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Parkinson's Drug May Cause Compulsive Gambling

Feb 15, 2006 |

Medicine used to treat Parkinson's disease has an unusual side effect: compulsive gambling, according to the Food and Drug Administration.

The agency said an analysis of adverse drug effects found that the strongest association with gambling was for Mirapex (pramipexole), which accounted for 39, or 58%, of reports of pathological gambling. Five other Parkinson's drugs also showed elevated risks.

The results were drawn from an FDA database of more than 2.5 million adverse drug reports dating back to 1968.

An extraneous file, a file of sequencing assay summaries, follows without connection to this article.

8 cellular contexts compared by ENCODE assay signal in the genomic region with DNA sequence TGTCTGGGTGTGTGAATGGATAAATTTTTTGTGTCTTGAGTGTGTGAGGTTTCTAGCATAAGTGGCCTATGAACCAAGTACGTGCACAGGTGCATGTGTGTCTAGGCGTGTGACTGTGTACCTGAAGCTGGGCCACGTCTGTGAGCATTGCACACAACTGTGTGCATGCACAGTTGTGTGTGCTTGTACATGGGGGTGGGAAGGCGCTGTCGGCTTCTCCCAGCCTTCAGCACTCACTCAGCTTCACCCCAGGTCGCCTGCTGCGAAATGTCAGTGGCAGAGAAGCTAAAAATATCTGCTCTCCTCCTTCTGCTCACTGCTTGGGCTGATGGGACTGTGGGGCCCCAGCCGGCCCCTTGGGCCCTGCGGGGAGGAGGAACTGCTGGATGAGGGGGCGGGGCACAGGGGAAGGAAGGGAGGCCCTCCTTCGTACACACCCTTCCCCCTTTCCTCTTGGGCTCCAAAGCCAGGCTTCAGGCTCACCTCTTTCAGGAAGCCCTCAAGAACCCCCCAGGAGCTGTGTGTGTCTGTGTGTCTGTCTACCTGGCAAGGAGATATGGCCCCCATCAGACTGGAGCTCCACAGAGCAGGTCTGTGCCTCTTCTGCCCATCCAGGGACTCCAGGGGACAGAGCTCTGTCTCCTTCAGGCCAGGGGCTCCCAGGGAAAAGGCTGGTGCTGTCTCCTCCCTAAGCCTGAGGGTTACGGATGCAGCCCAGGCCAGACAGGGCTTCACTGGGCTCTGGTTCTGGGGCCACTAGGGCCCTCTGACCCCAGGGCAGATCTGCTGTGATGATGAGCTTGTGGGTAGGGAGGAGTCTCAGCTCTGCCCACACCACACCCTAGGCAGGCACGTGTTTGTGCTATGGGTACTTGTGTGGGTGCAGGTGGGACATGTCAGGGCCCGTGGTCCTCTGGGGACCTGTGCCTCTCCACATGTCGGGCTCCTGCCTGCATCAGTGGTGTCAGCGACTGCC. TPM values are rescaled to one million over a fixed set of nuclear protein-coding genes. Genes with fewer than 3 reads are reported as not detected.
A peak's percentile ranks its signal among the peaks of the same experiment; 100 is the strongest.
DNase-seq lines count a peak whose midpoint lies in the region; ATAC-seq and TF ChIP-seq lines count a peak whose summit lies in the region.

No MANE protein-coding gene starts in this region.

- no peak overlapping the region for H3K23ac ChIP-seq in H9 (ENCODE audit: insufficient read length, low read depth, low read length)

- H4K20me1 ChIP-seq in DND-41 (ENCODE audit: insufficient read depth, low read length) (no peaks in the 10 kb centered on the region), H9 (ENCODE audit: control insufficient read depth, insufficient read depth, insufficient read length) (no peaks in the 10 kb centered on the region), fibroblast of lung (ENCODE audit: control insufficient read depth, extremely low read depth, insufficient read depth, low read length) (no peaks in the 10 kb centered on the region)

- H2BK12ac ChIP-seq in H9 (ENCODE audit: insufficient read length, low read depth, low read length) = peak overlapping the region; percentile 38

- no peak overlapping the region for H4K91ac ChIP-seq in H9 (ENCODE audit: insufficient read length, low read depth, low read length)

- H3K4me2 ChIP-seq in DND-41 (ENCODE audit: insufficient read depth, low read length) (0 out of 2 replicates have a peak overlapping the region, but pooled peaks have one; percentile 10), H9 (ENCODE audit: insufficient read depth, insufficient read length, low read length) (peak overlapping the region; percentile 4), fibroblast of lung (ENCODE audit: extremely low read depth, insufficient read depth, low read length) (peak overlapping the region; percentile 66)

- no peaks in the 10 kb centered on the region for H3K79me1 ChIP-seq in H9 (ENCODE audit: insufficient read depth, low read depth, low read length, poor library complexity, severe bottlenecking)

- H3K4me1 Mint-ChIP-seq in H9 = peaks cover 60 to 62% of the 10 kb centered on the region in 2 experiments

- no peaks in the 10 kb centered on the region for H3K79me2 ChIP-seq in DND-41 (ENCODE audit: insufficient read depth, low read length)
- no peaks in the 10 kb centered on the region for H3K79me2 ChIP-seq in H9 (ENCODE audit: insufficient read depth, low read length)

The latest results are consistent with earlier observations and add to evidence that Parkinson's drugs may lead to impulsive behavior as they make up for depleted dopamine, a brain chemical whose deficiency marks the disease.

The findings appear in the February issue of the Archives of Neurology.

An earlier article in the journal described 11 Parkinson's patients who developed pathological gambling after being treated with drugs for Parkinson's disease.

A spokesman for Boehringer Ingelheim, the German company that makes Mirapex, said the company is working with Parkinson's disease experts "to investigate the relationship, if any" between Parkinson's drug therapy and compulsive behavior.

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